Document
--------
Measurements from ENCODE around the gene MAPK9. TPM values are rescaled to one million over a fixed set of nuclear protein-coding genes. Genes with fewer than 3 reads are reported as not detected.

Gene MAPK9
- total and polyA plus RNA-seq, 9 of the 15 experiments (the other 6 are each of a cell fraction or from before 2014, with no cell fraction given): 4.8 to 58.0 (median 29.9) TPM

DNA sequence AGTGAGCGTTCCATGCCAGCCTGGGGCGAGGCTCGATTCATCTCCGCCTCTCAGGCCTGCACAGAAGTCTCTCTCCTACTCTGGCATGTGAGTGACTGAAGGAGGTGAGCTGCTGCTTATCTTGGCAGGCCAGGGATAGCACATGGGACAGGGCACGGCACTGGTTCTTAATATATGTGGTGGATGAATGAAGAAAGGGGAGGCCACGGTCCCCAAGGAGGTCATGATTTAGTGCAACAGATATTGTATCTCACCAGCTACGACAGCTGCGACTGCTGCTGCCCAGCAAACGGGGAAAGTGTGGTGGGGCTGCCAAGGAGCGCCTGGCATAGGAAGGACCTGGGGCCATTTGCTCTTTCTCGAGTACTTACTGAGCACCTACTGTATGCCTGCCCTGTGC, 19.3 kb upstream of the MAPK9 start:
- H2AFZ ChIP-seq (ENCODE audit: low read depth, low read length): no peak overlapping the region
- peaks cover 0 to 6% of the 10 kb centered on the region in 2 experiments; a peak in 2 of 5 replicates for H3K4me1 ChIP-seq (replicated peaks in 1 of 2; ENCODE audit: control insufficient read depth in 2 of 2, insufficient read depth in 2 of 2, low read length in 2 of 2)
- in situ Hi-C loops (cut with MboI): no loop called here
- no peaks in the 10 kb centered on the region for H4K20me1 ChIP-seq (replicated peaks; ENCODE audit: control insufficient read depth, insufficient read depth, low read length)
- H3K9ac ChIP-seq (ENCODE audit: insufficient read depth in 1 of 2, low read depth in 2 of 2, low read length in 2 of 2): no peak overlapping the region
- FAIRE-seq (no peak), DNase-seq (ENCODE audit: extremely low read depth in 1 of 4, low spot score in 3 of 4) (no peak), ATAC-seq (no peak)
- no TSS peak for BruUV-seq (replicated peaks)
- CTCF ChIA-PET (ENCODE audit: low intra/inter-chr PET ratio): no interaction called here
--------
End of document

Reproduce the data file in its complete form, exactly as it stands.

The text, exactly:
Measurements from ENCODE around the gene MAPK9. TPM values are rescaled to one million over a fixed set of nuclear protein-coding genes. Genes with fewer than 3 reads are reported as not detected.

Gene MAPK9
- total and polyA plus RNA-seq, 9 of the 15 experiments (the other 6 are each of a cell fraction or from before 2014, with no cell fraction given): 4.8 to 58.0 (median 29.9) TPM

DNA sequence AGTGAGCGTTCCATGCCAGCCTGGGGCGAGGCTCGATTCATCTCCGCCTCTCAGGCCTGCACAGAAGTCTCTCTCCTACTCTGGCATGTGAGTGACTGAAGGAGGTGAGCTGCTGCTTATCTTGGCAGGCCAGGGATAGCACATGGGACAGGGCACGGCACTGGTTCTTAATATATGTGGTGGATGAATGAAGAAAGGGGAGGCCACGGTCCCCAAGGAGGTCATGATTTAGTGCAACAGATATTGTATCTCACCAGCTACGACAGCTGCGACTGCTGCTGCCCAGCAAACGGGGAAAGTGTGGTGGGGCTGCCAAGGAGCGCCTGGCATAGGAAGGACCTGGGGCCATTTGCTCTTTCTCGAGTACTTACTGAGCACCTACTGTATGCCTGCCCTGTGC, 19.3 kb upstream of the MAPK9 start:
- H2AFZ ChIP-seq (ENCODE audit: low read depth, low read length): no peak overlapping the region
- peaks cover 0 to 6% of the 10 kb centered on the region in 2 experiments; a peak in 2 of 5 replicates for H3K4me1 ChIP-seq (replicated peaks in 1 of 2; ENCODE audit: control insufficient read depth in 2 of 2, insufficient read depth in 2 of 2, low read length in 2 of 2)
- in situ Hi-C loops (cut with MboI): no loop called here
- no peaks in the 10 kb centered on the region for H4K20me1 ChIP-seq (replicated peaks; ENCODE audit: control insufficient read depth, insufficient read depth, low read length)
- H3K9ac ChIP-seq (ENCODE audit: insufficient read depth in 1 of 2, low read depth in 2 of 2, low read length in 2 of 2): no peak overlapping the region
- FAIRE-seq (no peak), DNase-seq (ENCODE audit: extremely low read depth in 1 of 4, low spot score in 3 of 4) (no peak), ATAC-seq (no peak)
- no TSS peak for BruUV-seq (replicated peaks)
- CTCF ChIA-PET (ENCODE audit: low intra/inter-chr PET ratio): no interaction called here